The first of the two main topic areas was that of the Common Debt. The focus of attention was on the fact the European response to the crisis (the so-called “Recovery plan”) and on the revolutionary instruments designed to achieve them.
The Recovery plan is a collection of different programs, the most important of which is Next Generation EU, worth €750 billions, aimed at helping repair the economic and social damage brought about by the pandemic. Other notable programs include: measures establishing a safety net for for workers, business and Member States, worth €540 billion; the European Central Bank’s new asset purchases program (Pandemic Emergency Purchase Program), worth €1850 billion and designed as a lifeline for MS’s public debt; and the new EU’s 7-year budget plan, also called Multiannual Financial Framework 2021-2017, worth €1074.3 billion.
Some of the measures listed above, such as the Next Generation EU and the SURE programs, will be financed by raising common European debt on financial markets, the aforementioned revolutionary instrument. This has been made possible by overcoming, in the spirit of solidarity, the “no-bailout” clause and the requirement for the EU budget to be balanced at all times, enshrined in the Treaties.
In practice, the European Commission has been given authority to issue bonds backed by the European annual budget. Some of the proceeds from these debt issuances will be spent by the EU directly, but most will be directed to Member States, either in the form of loans or in the form of grants, with advantages in terms of low interest rates and fiscal solidarity, respectively.
We encouraged participants to think long-term and formulate opinions on whether the EU should be allowed to finance expenditure through common debt issuance also in the future and, if so, under what conditions. Additionally, we exhorted them to formulate proposals concerning what expenditures the EU should finance with the proceeds and if common debt can play a role in strengthening solidarity among Member States.
The second topic area was that of the EU’s fiscal capacity and own resources. The premise is that the amount borrowed will sooner or later have to be paid back to investors. Currently, the EU budget is financed through four main sources of income, also known as “own resources”: custom duties on imports; a share of each MS’s harmonized VAT base; the newly-introduced plastic own resource, a national contribution based on the per capita amount of non-recycled plastic waste; and a direct contribution made by each Member State in relation to their GNI, in an amount that is necessary to cover planned expenditures not already financed by the other own resources.
Source: based on Commission’s estimates from COM (2018) 325.
The fact that the majority of the EU budget funding is made of direct contributions from the Member States poses a political issue, as this implies that the EU has a very limited autonomous fiscal capacity, which makes it unable to finance itself for the majority of its needs and bound to receive resources directly from the Member States.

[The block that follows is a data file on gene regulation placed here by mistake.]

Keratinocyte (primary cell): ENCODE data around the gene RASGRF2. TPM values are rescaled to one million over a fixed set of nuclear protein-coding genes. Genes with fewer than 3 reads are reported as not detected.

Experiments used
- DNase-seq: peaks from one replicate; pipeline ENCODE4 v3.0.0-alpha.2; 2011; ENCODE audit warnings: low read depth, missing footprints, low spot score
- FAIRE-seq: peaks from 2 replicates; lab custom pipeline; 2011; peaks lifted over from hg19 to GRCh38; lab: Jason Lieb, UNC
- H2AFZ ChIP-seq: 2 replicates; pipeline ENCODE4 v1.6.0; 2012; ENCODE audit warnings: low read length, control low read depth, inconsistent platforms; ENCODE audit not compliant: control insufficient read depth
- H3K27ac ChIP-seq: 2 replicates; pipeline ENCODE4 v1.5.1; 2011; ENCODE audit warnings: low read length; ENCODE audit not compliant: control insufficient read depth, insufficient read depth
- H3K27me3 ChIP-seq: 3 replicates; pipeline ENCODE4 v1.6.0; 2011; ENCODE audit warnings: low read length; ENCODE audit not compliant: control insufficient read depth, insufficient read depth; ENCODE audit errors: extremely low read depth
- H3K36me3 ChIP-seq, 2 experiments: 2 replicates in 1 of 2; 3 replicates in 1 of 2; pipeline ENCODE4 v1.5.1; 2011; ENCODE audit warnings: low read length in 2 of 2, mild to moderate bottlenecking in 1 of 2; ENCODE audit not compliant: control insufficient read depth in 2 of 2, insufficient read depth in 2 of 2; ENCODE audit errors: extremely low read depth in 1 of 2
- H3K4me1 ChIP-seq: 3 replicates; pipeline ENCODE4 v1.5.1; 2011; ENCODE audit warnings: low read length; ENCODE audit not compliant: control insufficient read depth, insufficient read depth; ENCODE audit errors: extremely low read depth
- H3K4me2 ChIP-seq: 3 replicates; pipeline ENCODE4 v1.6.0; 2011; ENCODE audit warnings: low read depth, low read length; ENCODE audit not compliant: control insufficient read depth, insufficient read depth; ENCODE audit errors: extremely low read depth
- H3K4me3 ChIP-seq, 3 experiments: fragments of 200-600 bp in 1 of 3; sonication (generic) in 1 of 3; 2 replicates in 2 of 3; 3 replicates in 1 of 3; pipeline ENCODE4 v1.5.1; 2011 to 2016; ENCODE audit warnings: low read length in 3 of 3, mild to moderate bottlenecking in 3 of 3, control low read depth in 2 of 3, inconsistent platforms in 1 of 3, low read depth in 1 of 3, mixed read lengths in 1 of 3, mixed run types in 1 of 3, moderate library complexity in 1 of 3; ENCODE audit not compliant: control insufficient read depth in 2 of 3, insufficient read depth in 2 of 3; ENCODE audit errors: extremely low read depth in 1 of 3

Therefore, the Commission has set a timeline by which it will propose new own resources that will, at the same time, reduce the relative weight of the GNI-based resource, and pursue some policy objectives, such as climate neutrality and social justice. In particular, the most notable will-be proposals are: a financial transaction tax; a tax on large companies’ profits and harmonization of each MS’s tax base; a digital levy; the Carbon Border Adjustment Mechanism, a tariff on goods produced in countries with less stringent environmental regulations; and the attribution of a share of the revenues of the EU emissions trading system (ETS), the EU “carbon emissions market”, to the EU budget.
We encouraged participants to express views on the Commission’s move to achieve higher fiscal capacity in the form of autonomous revenue raisings and to reflect on how these might impact the balance of power between Member States and the Commission itself. Additionally, participants were urged to evaluate the new own resources the Commission plans to introduce and the link to policy objectives.
Finally, we thought it was very important that the participants also kept in mind the legitimacy issues that could rise when discussing these topics.
Related specifically to common debt and own resources, a first problem that emerged was the transfer of the power to tax from MS to the Union. The German Federal Constitutional Court (FCC), for example, has frequently insisted that German taxpayers’ money cannot be raised and spent by third parties beyond the control of German parliaments, with the classic principle “no taxation without representation”.
Other legitimacy debates are those related to the ECB’s policies, as these are accused of being a “blatant case of government financing”, which is prohibited by the Treaties. Another issue concerns the levels of solidarity and integration the Member States want to achieve. In this framework, we place the dispute around the ESM, which was seen by many countries as a subtle way to force them to adopt austerity measures, and the ever-present clash between so-called Frugal States and Southern MS, with the former advocating for stricter fiscal rules.
Lastly, the approval of the EU budget had another obstacle: the battle taken on by the Parliament to condition the disbursement of funding to MS on their compliance with the Rule of Law has been met with strong opposition from Poland and Hungary, who threatened to use their veto power.